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Wednesday, September 7, 2011

Brazilian Food and Brazilian Music, some for clarinet - some not... on Brazil's Independence Day

Brazilian Military Band in São Paulo. Just happened to walk by this. 
In the 9th grade, I had a very hip band director that gave me a recording of the Brazilian singer Gal Costa. If you haven't heard her sing, definitely check her out. She has a huge library of recordings, and has recorded a bit in English. Anyway, my love of Brazilian music started at an early age... and those of you that know me in "real life" know that I will be marrying a Brazilian in one month. After our trip to Brazil in July (my first time there), I have been experimenting with cooking Brazilian food. 
Me in São Paulo. Notice Giant Brazilian Flag

I have attempted to create a day of events that will give you a tiny piece of Brazilian culture. Both of the recipes in this posting have been approved by my resident Brazilian. If you have any questions about the food or the music, feel free to ask! If you are interested in the pronunciation of the Portuguese words in this posting, try Google Translate. You will be able to see the literal translation there, and also hear a pretty good pronunciation.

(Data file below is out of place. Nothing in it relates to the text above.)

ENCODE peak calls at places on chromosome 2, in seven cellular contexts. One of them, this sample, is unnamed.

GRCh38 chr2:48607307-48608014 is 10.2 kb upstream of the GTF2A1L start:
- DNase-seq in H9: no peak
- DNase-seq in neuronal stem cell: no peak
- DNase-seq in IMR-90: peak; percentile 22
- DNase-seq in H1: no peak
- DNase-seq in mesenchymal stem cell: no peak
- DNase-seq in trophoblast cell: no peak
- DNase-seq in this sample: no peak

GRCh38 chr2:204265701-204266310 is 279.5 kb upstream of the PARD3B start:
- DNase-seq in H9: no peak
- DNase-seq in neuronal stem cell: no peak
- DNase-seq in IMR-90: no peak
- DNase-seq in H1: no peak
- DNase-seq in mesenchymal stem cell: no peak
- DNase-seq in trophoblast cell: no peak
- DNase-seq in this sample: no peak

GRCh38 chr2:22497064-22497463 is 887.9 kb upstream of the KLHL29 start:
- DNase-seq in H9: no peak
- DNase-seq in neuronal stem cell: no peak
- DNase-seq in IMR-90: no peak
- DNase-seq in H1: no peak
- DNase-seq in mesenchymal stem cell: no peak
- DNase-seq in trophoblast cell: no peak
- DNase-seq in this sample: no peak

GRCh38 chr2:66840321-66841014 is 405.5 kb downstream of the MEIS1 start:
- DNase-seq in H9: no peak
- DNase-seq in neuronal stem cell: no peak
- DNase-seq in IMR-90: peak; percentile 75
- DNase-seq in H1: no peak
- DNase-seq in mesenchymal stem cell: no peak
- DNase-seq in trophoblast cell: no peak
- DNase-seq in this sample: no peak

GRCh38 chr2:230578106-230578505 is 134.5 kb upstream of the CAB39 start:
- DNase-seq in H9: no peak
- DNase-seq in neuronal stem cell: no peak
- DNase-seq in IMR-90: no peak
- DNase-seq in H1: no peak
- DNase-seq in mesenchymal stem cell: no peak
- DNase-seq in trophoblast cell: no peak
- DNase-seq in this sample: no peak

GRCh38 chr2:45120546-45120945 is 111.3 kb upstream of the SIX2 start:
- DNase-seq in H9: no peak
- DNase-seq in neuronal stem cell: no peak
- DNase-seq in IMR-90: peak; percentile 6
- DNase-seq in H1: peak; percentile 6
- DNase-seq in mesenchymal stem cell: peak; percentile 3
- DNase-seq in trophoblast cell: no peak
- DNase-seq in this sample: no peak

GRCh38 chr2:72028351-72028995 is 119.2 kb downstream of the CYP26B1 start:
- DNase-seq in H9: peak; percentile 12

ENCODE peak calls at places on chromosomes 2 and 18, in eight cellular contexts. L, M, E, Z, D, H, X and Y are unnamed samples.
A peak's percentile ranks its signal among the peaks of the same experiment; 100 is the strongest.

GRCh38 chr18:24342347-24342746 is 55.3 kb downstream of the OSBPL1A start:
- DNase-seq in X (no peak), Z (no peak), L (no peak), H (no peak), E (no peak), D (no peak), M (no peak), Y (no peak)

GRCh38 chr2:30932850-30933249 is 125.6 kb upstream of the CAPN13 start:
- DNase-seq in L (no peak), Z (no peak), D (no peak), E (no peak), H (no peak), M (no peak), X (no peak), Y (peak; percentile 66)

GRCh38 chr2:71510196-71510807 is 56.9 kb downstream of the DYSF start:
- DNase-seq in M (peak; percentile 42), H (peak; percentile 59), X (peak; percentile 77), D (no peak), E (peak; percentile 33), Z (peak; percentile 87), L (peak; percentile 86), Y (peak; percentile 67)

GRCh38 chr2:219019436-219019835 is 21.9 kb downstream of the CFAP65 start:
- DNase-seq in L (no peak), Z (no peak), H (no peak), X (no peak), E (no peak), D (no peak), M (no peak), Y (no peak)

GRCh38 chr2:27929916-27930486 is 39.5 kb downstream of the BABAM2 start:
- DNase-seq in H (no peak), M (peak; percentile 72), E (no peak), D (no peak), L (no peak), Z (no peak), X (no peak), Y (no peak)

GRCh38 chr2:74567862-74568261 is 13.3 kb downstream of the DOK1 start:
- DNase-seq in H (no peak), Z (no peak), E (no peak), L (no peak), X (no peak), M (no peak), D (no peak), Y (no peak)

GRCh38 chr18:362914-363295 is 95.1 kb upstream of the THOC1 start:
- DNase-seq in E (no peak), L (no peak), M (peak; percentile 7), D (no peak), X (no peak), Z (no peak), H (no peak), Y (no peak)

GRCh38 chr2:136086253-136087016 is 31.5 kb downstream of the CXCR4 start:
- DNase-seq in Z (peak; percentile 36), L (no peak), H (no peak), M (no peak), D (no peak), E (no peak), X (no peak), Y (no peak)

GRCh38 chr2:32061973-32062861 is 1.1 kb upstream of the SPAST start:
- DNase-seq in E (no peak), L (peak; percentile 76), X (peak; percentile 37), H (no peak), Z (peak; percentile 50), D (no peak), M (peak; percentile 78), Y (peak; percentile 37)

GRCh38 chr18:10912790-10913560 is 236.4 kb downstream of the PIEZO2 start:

Watch Gal Sing!

If you love Choro or Samba, you saw "Rio" recently and you're feeling like samba-ing yourself down to Brazil, or you are just looking for something to do on your day off... this is the blog post to guide you. I personally have made both recipes here, and have added notes for the Americano to help you along the way.